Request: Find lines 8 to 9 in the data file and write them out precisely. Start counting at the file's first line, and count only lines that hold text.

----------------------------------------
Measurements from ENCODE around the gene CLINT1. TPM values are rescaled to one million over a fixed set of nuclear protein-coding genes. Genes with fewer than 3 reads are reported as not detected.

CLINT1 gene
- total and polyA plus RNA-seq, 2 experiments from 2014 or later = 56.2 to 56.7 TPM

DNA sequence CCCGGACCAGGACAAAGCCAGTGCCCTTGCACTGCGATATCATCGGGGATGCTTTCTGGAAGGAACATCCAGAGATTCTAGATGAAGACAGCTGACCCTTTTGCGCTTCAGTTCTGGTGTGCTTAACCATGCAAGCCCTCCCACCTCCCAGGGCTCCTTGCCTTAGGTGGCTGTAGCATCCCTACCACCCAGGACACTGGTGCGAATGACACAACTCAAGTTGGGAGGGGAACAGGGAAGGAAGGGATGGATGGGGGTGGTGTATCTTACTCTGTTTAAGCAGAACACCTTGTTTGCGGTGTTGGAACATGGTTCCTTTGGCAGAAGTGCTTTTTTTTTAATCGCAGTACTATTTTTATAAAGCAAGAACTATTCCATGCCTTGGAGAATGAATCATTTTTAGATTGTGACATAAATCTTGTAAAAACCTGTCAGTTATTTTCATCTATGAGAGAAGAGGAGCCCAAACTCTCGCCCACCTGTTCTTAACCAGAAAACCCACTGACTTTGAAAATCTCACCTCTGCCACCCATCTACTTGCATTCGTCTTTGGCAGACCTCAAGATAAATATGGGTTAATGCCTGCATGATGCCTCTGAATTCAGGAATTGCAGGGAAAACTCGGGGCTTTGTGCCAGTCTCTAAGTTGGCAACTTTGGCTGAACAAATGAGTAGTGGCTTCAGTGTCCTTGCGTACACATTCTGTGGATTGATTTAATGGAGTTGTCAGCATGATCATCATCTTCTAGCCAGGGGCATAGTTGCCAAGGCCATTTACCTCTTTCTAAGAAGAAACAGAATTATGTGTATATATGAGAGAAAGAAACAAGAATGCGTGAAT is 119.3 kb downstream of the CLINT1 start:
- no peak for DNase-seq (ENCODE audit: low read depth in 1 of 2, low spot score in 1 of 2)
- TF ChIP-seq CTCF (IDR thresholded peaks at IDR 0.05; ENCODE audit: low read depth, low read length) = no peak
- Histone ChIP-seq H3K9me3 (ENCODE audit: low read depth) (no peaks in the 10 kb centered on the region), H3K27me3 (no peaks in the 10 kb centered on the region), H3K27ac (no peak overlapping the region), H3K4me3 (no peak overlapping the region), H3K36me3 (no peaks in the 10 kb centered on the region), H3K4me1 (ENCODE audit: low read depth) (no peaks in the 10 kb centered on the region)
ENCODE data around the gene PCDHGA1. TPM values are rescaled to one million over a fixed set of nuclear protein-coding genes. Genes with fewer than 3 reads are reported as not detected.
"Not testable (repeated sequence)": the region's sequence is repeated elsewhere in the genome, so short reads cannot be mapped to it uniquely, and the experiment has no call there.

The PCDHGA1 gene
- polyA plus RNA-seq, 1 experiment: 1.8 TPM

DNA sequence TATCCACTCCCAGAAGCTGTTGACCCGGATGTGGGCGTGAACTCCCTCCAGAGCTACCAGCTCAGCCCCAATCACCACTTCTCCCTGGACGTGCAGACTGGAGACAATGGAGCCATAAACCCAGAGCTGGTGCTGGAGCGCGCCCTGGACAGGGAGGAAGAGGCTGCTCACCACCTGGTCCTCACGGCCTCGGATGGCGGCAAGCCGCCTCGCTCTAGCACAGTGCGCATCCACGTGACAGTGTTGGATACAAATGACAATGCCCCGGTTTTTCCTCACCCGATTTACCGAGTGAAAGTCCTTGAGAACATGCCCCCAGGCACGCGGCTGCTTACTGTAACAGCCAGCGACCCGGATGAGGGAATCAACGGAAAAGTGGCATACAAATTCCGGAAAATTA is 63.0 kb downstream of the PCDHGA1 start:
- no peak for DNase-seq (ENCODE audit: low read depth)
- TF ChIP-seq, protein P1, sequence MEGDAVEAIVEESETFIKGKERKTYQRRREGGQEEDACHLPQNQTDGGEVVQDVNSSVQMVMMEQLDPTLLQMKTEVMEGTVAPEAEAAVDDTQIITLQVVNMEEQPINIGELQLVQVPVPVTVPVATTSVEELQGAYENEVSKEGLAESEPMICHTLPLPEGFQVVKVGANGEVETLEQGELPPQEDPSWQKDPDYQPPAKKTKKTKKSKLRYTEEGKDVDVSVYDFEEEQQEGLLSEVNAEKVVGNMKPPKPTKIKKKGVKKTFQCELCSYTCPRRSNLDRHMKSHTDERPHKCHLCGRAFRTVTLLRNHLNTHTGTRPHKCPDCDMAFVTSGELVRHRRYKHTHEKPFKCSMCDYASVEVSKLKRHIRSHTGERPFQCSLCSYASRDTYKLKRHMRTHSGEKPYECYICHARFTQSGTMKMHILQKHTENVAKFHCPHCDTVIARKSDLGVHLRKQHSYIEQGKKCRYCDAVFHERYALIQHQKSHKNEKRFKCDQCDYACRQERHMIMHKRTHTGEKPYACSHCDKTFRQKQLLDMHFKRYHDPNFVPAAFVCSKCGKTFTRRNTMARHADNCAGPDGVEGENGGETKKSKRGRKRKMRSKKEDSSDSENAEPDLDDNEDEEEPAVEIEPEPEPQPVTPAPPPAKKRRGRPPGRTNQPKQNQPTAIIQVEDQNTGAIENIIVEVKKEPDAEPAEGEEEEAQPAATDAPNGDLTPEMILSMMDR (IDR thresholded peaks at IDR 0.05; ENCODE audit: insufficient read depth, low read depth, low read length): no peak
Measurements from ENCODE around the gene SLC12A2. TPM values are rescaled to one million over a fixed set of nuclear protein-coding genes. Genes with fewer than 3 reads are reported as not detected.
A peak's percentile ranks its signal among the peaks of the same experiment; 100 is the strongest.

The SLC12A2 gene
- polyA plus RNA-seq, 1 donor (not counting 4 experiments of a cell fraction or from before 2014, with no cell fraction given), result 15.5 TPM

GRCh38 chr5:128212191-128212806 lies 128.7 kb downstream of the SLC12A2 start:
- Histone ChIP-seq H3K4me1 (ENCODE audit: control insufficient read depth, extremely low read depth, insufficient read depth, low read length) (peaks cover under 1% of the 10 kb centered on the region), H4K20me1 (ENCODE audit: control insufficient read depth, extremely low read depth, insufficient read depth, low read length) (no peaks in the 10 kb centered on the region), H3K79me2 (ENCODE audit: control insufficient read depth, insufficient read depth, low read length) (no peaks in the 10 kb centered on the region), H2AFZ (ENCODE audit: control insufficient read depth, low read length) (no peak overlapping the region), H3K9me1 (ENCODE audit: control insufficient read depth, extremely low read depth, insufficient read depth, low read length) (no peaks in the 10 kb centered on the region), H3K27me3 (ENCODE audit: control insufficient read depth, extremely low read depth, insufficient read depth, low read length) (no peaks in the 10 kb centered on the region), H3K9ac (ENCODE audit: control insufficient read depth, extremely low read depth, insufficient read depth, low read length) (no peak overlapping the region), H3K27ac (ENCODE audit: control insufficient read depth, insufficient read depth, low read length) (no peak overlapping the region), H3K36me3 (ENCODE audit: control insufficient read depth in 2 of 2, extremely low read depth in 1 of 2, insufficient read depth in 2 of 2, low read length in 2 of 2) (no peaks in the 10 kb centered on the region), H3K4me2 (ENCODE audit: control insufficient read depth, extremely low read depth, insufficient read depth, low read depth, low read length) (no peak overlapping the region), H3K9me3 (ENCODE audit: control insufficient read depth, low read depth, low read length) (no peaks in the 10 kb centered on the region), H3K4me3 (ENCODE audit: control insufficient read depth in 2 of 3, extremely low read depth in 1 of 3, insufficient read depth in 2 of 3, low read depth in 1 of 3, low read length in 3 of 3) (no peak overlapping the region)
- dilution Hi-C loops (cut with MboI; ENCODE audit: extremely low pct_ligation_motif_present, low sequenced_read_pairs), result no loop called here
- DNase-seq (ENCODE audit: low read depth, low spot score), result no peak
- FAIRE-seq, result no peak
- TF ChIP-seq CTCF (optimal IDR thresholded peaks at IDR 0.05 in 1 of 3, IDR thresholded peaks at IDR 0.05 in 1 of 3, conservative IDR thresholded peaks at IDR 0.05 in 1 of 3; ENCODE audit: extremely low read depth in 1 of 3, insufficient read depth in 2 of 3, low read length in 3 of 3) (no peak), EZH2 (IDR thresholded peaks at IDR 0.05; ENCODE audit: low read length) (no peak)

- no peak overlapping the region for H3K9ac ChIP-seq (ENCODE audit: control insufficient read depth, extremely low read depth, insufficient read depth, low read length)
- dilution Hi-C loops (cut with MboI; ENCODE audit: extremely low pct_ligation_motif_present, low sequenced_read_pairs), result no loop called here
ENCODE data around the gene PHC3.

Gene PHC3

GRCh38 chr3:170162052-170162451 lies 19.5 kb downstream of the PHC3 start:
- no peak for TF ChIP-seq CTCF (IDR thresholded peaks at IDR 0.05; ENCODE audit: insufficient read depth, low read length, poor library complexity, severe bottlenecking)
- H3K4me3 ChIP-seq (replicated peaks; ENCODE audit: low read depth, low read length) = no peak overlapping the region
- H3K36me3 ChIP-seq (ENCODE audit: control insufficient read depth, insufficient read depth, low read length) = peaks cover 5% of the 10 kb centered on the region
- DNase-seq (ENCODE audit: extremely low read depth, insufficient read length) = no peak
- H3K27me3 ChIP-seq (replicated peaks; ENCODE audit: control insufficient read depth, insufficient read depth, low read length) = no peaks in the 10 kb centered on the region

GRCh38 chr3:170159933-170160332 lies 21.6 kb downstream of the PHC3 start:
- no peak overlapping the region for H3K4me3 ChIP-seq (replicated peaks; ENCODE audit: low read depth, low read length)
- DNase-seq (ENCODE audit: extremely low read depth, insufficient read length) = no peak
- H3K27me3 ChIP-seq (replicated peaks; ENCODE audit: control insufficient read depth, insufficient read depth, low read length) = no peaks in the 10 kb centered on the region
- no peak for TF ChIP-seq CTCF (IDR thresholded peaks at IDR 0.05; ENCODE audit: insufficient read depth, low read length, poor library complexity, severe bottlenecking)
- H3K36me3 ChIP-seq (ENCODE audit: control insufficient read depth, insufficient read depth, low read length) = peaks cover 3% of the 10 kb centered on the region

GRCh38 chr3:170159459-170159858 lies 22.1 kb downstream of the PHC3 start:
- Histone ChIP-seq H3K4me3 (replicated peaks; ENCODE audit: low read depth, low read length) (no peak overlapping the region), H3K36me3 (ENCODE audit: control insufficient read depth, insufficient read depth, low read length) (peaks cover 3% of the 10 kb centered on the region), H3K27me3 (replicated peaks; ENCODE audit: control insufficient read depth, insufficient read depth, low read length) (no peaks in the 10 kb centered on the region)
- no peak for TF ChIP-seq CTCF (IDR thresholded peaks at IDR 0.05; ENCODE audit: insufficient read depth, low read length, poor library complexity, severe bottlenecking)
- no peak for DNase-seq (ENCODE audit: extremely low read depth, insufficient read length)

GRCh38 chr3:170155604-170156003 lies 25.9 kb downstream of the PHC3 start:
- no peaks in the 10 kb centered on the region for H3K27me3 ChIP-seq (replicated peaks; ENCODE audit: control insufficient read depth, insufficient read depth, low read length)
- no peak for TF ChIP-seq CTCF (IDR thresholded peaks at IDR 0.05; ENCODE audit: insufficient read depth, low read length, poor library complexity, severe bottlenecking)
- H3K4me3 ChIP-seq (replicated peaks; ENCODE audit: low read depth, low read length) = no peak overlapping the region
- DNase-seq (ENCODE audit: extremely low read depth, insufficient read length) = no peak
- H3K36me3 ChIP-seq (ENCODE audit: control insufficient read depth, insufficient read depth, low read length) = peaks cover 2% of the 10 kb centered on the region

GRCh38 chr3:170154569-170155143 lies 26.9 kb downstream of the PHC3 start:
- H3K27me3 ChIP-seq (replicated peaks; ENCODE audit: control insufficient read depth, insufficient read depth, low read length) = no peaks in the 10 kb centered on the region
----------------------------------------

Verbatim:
ENCODE data around the gene PCDHGA1. TPM values are rescaled to one million over a fixed set of nuclear protein-coding genes. Genes with fewer than 3 reads are reported as not detected.
"Not testable (repeated sequence)": the region's sequence is repeated elsewhere in the genome, so short reads cannot be mapped to it uniquely, and the experiment has no call there.